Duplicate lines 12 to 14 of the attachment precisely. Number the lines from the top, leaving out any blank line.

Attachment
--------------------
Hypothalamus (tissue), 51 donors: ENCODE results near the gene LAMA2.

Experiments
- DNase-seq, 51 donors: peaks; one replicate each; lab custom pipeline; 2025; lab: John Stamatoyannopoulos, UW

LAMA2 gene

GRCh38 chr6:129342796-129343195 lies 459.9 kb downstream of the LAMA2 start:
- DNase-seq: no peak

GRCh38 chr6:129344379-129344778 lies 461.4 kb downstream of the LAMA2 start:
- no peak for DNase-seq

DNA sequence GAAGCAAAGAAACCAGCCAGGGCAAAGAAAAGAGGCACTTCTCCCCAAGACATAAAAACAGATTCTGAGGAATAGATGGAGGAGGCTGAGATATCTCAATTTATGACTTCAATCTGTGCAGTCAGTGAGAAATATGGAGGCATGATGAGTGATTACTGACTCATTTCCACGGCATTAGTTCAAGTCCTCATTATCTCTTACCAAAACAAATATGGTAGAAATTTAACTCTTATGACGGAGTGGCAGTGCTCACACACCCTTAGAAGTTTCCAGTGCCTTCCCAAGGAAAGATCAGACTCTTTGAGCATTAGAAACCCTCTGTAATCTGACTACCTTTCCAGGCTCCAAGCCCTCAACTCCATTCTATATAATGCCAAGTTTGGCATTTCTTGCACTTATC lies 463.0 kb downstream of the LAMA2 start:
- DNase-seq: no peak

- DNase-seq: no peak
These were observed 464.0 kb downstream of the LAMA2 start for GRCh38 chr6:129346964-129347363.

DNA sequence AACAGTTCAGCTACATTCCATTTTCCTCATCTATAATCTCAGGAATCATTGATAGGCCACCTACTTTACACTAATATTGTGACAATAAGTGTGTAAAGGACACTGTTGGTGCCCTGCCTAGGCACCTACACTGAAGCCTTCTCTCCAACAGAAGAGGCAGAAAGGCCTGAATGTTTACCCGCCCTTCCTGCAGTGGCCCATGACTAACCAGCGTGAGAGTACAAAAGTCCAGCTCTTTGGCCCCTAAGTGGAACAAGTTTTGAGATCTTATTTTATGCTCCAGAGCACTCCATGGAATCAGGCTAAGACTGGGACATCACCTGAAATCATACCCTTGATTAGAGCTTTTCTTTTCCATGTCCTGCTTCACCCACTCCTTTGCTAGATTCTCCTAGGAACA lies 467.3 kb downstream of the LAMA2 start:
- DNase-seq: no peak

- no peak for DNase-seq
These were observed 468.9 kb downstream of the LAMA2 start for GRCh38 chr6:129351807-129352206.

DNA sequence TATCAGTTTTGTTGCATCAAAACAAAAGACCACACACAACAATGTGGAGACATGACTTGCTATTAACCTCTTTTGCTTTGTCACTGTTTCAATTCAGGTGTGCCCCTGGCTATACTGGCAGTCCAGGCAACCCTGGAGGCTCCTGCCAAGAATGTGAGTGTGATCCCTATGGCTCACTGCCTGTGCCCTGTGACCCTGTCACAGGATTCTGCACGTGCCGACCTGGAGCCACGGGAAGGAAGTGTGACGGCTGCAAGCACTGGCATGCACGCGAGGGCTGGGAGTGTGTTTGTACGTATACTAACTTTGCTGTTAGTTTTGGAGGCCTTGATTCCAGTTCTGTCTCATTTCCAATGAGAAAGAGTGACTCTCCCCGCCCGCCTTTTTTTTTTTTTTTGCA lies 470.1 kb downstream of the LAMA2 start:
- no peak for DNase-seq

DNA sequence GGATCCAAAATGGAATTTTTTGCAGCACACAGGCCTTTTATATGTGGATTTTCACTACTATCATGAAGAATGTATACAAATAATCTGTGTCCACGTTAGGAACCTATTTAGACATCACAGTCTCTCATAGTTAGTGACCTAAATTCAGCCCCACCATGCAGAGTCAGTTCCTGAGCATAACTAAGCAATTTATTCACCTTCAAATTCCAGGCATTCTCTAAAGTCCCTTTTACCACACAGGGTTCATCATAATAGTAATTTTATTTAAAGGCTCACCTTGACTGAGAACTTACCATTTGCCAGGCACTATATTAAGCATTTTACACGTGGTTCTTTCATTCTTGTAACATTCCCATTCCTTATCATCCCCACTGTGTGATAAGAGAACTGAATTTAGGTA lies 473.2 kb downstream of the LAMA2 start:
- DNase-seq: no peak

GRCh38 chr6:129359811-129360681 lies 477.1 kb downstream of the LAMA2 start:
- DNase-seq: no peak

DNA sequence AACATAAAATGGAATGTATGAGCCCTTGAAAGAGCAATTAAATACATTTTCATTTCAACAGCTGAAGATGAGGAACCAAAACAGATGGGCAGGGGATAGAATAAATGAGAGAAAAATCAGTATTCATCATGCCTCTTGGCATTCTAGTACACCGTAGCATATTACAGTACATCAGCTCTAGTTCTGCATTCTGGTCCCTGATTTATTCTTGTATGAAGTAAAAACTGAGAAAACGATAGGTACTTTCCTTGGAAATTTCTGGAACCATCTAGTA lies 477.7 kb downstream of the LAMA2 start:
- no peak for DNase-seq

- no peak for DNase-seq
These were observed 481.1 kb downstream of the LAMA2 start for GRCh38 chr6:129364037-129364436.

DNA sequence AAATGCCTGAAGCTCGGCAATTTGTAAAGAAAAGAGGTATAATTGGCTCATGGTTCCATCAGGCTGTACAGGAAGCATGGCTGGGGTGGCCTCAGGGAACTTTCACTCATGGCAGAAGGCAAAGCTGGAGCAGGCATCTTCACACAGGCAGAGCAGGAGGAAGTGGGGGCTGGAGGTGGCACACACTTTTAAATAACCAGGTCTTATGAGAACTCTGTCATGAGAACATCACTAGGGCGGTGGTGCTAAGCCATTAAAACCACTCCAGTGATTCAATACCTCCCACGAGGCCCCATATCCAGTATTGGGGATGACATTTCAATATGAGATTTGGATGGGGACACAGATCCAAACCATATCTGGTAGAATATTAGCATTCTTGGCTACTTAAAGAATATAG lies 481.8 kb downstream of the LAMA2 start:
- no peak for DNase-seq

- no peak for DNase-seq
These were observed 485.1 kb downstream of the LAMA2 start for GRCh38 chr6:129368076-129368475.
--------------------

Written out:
These were observed 464.0 kb downstream of the LAMA2 start for GRCh38 chr6:129346964-129347363.

DNA sequence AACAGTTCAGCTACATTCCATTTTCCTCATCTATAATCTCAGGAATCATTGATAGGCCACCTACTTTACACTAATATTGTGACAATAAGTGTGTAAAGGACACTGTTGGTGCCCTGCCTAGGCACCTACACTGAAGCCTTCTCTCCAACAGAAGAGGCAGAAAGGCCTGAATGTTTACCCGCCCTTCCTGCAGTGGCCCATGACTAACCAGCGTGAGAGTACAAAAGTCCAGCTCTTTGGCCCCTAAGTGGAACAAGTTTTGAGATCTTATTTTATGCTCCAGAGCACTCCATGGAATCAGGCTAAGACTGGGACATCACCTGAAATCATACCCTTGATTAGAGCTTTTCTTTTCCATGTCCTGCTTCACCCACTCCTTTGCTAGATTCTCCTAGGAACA lies 467.3 kb downstream of the LAMA2 start:
- DNase-seq: no peak